17 October 2020

Violence, instability to spread in the US - election result won’t matter


In 2016, the late leading US sociologist Immanuel Wallerstein wrote of a problem of growing instability in the US

We are used to thinking of instability in states as being located primarily in the global South. It is about those regions that pundits and politicians in the global North speak of “failed states” in which there are “civil wars.”

The late sociologist noted the “golden era of U.S. dominance of the world-system began to come undone circa 1970 and has been unraveling ever since, and increasingly.”

On protests and the formation of anti-government forces in the US, Wallerstein’s commentary tells us:

The problem is that both the federal and local governments are unsure what to do. They “negotiate” for fear that asserting their authority will not be popular. But when the negotiations fail, the government finally uses its force. This more extreme version of action may soon spread. It is not a question of moving to the right but of moving towards more violent protest, towards a civil war.

All this time, the United States has been truly losing its authority in the rest of the world. It is indeed no longer hegemonic. The protestors and their candidates have been noting this but consider it reversible, which it is not. The United States is now considered a weak and unsure global partner.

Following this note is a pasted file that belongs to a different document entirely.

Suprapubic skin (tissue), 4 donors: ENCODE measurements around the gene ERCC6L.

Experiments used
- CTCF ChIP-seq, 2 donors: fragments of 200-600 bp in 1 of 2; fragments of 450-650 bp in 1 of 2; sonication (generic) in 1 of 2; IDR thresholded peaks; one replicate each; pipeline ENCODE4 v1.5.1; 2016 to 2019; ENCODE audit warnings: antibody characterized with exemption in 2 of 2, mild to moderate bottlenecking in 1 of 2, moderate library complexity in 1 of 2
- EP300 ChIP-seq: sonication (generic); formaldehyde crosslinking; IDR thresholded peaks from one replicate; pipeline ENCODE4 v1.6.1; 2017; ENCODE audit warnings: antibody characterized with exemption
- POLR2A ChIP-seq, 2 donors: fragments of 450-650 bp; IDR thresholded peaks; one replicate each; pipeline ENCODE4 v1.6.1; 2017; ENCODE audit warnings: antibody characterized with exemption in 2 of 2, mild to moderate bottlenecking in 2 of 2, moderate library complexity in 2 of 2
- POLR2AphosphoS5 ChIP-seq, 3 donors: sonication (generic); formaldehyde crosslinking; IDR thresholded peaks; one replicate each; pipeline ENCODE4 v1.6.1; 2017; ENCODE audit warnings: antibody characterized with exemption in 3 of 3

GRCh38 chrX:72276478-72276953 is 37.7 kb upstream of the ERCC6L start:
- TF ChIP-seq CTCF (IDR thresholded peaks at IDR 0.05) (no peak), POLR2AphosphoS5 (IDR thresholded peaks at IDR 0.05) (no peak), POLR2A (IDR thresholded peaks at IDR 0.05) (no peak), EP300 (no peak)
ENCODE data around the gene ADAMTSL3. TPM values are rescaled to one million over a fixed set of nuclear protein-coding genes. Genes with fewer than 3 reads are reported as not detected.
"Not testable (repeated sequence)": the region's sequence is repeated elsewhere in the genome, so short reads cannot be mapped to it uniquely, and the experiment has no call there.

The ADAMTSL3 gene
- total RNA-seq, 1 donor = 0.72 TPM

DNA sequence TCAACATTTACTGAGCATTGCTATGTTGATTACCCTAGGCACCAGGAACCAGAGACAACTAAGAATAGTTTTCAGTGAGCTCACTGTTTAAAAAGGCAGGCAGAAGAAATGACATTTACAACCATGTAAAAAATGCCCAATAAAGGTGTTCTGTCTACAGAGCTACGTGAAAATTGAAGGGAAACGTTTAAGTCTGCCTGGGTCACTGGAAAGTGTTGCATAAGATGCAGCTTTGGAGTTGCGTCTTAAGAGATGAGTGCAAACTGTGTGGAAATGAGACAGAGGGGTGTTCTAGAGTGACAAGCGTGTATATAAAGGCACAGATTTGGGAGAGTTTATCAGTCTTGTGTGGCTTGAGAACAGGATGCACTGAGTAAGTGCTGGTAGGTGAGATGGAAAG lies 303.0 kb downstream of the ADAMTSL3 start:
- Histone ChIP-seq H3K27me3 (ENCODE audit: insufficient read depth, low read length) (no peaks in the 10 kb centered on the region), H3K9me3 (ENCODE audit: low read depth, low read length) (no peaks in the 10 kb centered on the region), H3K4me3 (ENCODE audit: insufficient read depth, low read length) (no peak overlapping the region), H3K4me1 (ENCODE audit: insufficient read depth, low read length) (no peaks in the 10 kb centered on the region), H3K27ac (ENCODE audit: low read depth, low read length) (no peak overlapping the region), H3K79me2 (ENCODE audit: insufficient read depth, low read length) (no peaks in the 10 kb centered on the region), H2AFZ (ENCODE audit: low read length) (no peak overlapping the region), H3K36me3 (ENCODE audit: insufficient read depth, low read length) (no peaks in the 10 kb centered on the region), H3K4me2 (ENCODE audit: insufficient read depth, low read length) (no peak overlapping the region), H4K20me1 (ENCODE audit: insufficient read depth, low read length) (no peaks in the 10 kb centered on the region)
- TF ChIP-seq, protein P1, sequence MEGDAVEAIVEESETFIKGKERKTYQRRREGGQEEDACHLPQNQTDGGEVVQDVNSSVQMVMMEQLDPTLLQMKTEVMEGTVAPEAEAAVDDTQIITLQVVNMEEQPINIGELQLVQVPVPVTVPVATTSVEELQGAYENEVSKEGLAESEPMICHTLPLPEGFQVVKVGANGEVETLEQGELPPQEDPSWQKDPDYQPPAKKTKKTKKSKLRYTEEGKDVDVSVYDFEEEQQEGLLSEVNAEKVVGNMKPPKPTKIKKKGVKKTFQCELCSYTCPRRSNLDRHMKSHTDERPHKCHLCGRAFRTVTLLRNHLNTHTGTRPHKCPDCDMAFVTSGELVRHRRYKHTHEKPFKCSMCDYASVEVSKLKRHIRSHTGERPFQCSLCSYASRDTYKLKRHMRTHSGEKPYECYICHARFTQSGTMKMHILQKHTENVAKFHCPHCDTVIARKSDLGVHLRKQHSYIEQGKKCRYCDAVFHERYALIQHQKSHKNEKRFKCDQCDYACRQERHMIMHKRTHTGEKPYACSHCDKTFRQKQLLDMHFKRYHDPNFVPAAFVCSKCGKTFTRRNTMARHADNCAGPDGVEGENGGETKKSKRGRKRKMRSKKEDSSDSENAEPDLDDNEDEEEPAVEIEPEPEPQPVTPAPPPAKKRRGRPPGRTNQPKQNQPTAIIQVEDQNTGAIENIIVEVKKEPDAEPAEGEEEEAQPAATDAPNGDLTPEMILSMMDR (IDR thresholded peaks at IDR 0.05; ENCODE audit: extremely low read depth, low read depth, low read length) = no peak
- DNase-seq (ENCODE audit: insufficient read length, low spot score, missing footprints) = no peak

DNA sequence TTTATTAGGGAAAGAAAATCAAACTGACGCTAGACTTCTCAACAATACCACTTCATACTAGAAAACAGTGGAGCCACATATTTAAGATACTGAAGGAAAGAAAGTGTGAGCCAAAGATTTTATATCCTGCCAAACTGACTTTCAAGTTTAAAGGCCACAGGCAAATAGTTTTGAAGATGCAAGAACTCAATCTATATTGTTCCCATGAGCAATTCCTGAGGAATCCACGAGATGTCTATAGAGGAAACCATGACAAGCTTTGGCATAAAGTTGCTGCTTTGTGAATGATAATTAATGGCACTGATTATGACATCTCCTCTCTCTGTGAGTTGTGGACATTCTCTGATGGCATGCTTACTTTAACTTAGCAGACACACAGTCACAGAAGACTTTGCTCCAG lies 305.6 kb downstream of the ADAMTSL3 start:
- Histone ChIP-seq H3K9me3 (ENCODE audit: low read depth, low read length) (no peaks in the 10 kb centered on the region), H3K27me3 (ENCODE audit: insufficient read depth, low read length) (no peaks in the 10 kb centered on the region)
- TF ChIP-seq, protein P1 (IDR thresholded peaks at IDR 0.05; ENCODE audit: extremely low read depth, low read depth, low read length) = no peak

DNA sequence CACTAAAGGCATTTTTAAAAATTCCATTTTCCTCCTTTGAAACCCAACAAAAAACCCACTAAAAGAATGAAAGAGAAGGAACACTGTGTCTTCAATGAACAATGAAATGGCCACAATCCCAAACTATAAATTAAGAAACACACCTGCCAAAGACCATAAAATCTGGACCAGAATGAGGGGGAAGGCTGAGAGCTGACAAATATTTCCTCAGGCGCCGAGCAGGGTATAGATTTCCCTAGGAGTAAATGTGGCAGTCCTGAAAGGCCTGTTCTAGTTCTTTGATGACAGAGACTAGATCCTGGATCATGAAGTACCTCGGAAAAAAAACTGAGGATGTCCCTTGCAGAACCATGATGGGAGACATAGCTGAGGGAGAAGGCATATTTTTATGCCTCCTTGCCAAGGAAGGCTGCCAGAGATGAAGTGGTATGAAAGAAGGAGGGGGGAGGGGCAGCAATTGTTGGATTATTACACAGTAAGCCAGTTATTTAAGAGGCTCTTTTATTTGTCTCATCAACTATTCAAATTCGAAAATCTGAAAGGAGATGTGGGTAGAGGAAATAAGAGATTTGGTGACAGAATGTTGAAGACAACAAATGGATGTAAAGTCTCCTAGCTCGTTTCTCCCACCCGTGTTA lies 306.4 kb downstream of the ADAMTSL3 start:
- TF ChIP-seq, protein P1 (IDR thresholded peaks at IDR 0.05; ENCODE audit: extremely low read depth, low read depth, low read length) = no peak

It should be noted that this commentary from 2016 was authored before Donald Trump was elected as president. Even during Obama’s years in office, the US was in a steep decline, falling out of favor with its allies.

The US may not be faced with civil war as a result of some specific crisis following the election this year, as suggested by many. However, there should be no doubt that the social conditions leading political violence and disintegration are growing in the United States and unlikely to be affected by any election.

In an earlier commentary in 2015, Wallerstein had concluded that the prevailing policies of a state do not change even if radicals or outsiders are elected. Referencing seemingly disruptive election results in Europe, he stated, “in the end neither the geopolitics of the country nor the middle-run economic options of the country seems to have changed”.

This does not mean people should refrain from voting, but it does mean no-one should expect real change as a result of just casting a ballot. The same pig putting different-colored lipstick on doesn’t bring about fundamental change. – ClubOfInfo

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